ne'-ko (par`oh nekhoh, also nekho; Nechao (2Ki 23:29,33-34; 2Ch 35:22; 36:4, the King James Version, Necho, the Revised Version (British and American) NECO; Jer 46:2; 2Ch 35:20, the King James Version Necho, the Revised Version (British and American) NECO)):
1. Pharaoh-Necoh, 610-594 BC:
Nekau II of the monuments--Greek Nekos--was the 2nd king of the XXVIth Dynasty, being the son of Psammetichus I, famous in Greek contemporary history, whose long reign has left so many memorials both in Upper and Lower Egypt (Herodotus ii.153, 158, 169). The great event of his reign (610-594 BC) was his expedition across Syria to secure for himself a share in the decaying empire of Assyria. In the days of Esarhaddon and Ashurbanipal, Egypt had been tributary to Assyria, and, when it began to break up, Egypt and other subject kingdoms saw their opportunity to throw off its yoke. Psammetichus had turned back the Scythian hordes which had reached his border on their western march, and now his son Necoh was to make a bold stroke for empire.
2. Battle of Megiddo, 608 BC:
On his expedition toward the East, he had to pass through the territory of Judah, and he desired to have Josiah its king as an ally. Whatever may have been his reasons, Josiah remained loyal to his Assyrian suzerain, declined the Egyptian alliance, and threw himself across the path of the invader. The opposing armies met on the battlefield of Megiddo, 608 BC, where Josiah was mortally wounded and soon after died amid the lamentations of his people. Necoh marched northward, captured Kadesh, and pressed on to the Euphrates. Not having met an enemy there, he seems to have turned back and established himself for a time at Riblah in Syria. To Riblah he summoned Jehoahaz whom the people had anointed king in room of his father Josiah, deposed him after a brief reign of 3 months, and set his brother Jehoiakim on the throne as the vassal of Egypt. Jehoiakim paid up the tribute of a hundred talents of silver and a talent of gold which Necoh had imposed upon the land, but he recovered it by exactions which he made from the people (2Ki 23:35).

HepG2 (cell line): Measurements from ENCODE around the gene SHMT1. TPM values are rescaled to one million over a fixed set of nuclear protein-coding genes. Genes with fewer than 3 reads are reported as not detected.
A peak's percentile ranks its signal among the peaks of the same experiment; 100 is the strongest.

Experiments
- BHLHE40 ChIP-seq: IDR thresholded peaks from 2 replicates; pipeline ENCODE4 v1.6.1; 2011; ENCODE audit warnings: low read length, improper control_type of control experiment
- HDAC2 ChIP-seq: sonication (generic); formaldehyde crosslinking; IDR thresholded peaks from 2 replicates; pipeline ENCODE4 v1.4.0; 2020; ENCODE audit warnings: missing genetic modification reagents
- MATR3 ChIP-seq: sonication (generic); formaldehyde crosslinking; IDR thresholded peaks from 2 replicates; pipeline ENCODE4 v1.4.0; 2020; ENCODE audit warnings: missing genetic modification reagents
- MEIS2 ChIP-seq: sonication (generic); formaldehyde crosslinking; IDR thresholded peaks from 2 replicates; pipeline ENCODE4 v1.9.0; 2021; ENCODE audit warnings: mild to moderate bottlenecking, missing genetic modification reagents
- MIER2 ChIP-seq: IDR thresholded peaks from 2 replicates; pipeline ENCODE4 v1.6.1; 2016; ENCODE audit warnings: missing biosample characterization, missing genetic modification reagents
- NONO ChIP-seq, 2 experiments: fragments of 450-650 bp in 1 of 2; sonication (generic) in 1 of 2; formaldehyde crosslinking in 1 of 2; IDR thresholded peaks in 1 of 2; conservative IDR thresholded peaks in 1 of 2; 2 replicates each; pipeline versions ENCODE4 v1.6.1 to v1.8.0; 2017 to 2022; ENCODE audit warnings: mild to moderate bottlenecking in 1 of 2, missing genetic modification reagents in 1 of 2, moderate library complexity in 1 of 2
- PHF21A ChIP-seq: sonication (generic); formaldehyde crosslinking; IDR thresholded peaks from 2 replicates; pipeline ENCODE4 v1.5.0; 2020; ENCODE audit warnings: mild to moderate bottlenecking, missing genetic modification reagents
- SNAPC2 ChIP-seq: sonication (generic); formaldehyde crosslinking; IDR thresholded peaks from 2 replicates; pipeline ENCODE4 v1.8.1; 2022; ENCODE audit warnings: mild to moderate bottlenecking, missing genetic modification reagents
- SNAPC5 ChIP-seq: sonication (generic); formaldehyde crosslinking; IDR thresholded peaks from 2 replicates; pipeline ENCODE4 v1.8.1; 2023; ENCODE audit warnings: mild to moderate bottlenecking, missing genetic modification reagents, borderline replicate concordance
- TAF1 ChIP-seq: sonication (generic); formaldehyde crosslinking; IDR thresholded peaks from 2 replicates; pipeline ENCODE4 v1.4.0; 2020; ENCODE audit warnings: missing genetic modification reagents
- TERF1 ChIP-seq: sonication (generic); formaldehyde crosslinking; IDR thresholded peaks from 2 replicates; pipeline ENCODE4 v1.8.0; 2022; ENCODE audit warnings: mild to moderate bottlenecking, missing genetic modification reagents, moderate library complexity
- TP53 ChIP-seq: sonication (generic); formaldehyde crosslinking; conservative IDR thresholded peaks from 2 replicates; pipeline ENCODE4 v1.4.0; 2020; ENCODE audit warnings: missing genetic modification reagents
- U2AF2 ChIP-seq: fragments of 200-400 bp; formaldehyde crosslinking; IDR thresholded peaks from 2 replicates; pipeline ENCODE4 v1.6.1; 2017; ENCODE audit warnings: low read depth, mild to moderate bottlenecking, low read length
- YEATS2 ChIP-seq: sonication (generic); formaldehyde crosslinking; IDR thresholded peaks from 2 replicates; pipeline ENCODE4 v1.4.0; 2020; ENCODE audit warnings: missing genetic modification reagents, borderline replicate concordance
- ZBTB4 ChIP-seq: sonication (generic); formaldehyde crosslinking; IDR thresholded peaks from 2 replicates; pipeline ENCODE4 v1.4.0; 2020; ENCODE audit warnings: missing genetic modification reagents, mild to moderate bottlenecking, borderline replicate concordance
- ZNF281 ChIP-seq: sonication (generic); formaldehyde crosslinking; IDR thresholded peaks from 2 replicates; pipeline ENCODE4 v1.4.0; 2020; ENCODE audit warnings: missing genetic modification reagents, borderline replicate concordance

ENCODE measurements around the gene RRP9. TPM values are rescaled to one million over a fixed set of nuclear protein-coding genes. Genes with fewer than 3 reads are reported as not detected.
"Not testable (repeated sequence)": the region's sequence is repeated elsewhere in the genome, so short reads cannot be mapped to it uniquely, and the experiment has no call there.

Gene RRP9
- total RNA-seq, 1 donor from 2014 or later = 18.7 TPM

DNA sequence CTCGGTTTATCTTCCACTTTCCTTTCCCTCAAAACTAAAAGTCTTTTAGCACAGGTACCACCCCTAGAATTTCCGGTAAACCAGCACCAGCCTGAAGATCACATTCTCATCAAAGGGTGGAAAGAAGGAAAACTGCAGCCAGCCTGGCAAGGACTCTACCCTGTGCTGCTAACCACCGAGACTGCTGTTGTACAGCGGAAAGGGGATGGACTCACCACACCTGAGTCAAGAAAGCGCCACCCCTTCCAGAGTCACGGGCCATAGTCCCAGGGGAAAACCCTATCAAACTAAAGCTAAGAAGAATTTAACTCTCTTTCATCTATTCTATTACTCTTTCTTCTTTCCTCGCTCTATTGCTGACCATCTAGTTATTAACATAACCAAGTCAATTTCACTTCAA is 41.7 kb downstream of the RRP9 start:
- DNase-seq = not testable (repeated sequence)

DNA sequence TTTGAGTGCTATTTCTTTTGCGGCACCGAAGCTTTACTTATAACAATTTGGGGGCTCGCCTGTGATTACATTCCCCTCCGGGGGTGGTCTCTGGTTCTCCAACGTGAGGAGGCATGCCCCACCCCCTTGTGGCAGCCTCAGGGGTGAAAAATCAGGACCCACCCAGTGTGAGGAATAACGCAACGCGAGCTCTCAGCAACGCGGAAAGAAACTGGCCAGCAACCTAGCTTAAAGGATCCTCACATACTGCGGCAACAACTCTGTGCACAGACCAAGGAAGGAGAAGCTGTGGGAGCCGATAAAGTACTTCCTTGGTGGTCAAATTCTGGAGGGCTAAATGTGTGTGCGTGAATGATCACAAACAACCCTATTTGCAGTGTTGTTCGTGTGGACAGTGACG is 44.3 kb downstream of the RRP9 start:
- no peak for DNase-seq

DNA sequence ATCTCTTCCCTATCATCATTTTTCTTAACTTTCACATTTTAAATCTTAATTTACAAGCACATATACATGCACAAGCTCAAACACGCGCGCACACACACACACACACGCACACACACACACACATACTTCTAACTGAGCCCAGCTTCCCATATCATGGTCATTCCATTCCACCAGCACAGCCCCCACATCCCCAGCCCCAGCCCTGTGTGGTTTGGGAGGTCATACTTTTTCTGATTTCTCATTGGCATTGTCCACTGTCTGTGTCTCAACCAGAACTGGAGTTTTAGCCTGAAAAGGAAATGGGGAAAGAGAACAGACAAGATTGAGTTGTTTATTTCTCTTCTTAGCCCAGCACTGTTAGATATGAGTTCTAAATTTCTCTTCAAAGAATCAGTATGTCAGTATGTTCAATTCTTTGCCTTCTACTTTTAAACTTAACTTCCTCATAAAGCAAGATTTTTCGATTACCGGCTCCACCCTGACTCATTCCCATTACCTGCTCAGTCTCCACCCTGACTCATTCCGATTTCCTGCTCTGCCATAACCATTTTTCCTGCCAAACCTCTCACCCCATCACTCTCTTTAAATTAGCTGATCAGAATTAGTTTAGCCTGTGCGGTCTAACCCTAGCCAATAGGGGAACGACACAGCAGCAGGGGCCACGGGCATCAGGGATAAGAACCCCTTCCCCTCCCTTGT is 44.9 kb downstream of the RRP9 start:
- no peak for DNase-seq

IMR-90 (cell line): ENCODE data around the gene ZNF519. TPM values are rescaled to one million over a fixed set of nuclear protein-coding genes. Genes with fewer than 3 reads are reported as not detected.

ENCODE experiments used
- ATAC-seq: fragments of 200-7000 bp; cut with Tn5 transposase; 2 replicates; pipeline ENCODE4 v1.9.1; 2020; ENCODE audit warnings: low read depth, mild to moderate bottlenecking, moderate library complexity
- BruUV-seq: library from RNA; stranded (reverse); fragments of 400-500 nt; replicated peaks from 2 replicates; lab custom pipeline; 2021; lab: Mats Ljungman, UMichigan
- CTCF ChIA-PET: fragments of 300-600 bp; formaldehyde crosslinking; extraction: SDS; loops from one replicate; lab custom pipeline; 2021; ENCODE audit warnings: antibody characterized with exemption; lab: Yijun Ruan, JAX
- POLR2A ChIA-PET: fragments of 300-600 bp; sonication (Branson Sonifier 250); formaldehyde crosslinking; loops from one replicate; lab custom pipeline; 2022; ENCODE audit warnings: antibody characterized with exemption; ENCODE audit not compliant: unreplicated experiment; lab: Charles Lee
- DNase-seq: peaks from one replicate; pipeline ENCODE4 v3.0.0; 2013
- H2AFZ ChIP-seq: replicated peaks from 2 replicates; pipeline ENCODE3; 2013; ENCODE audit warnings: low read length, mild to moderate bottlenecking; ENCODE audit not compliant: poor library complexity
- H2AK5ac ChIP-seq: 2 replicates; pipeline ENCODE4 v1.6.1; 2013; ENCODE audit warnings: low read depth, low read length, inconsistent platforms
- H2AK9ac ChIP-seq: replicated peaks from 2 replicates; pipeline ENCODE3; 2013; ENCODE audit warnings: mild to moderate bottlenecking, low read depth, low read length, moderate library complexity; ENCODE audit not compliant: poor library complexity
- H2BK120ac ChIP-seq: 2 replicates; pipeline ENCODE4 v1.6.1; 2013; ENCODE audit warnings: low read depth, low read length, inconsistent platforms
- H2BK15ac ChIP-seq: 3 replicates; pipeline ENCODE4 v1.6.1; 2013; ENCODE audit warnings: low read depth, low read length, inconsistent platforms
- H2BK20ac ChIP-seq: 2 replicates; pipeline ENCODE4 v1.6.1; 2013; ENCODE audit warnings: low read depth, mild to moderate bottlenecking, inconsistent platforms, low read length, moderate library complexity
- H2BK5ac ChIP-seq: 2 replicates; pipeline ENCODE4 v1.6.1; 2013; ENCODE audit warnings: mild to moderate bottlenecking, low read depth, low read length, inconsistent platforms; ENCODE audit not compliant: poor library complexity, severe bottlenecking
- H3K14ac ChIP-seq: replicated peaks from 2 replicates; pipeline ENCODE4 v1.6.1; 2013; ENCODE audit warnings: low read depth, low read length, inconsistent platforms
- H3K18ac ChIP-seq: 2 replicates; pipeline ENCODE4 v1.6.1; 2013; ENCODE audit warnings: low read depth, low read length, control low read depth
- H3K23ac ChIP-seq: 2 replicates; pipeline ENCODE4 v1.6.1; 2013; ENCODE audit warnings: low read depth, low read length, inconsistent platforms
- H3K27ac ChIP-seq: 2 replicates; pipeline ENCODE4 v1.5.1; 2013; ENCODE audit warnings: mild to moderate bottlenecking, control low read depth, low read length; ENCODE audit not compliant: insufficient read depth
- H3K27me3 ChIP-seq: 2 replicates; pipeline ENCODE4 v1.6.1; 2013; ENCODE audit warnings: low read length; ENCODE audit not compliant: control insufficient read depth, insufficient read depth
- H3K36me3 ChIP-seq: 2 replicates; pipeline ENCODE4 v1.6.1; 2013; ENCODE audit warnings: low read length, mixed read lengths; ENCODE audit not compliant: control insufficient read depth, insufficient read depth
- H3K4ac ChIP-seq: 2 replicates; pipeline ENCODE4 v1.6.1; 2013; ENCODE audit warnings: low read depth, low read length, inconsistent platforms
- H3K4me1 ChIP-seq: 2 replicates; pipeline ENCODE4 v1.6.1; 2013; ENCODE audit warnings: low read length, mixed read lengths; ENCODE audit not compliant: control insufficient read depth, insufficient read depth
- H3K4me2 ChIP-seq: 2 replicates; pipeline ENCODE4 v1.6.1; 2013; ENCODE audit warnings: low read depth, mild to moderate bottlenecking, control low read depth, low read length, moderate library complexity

3. Battle of Carchemish, 604 BC:
The Egyptian monarch still kept some hold upon Syria, and his presence there had attracted the attention of the newly established power at Babylon. The Chaldeans under Nebuchadrezzar set out for the Euphrates, and, meeting the army of Pharaoh-necoh at Carchemish, inflicted upon him a signal defeat. The Chaldeans were now undisputed masters of Western Asia, and the sacred historian relates that "the king of Egypt came not again any more out of his land; for the king of Babylon had taken, from the brook of Egypt unto the river Euphrates, all that pertained to the king of Egypt" (2Ki 24:7).
4. Commercial Development of Egypt:
While Pharaoh-necoh II was ambitious to extend his empire, he was bent also upon the commercial development of Egypt. For this he set himself to collect a navy. He had two fleets built, composed of triremes, one of them to navigate the Mediterranean, the other to navigate the Red Sea. In order to secure a combination of his fleets, he conceived the idea of reopening the canal between the Nile and the Red Sea which had been originally constructed by Seti I and Rameses II, two Pharaohs of the days of the Israelite oppression, but had become silted up by desert sands. He excavated this old canal, following the line of the former cutting, and widening it so that two triremes might meet and pass each other in it. According to Herodotus he was obliged to desist from the undertaking in consequence of the mortality among the laborers, and it was left to Darius to complete. He also resolved to try whether it was possible to circumnavigate Africa, and, manning his ships with Phoenician sailors, he sent them forth with instructions to keep the coast of Africa on their right and to return to Egypt by way of the Mediterranean. They succeeded, and, rounding the Cape of Good Hope from the East, anticipated by two millenniums the feat which Vasco da Gama accomplished from the West. The enterprise took more than two years, and the result of it was of no practical value. Herodotus, when he visited Egypt in 450 BC, saw still remaining the docks which Necoh had built for the accommodation of his fleet.
Flinders Petrie, History of Egypt, III, 335 ff; Wiedemann, Geschichte von Alt-Aegypten, 179-90; Rawlinson, Egypt ("Story of the Nations"), 354 ff; Herodotus ii.158, 159.